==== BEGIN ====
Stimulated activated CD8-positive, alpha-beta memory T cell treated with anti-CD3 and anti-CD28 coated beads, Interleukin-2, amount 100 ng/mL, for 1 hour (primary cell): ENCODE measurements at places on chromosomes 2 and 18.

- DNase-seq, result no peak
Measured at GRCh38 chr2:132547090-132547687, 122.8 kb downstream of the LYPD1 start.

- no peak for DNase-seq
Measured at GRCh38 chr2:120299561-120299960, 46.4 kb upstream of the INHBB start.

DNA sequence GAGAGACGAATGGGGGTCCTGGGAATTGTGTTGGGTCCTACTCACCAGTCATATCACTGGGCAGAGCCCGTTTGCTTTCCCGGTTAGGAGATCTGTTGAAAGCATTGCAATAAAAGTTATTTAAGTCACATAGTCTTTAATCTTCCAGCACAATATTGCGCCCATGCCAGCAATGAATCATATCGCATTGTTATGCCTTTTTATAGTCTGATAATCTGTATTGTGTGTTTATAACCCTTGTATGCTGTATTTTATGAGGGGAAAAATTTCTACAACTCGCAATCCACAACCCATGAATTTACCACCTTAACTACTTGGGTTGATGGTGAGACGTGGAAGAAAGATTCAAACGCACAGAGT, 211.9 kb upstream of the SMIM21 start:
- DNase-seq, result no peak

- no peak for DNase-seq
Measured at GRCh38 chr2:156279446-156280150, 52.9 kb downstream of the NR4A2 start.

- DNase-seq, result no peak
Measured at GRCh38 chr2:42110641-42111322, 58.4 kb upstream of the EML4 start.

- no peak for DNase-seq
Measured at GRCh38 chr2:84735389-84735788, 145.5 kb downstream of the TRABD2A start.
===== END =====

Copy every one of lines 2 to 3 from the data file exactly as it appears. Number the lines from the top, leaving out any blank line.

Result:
- DNase-seq, result no peak
Measured at GRCh38 chr2:132547090-132547687, 122.8 kb downstream of the LYPD1 start.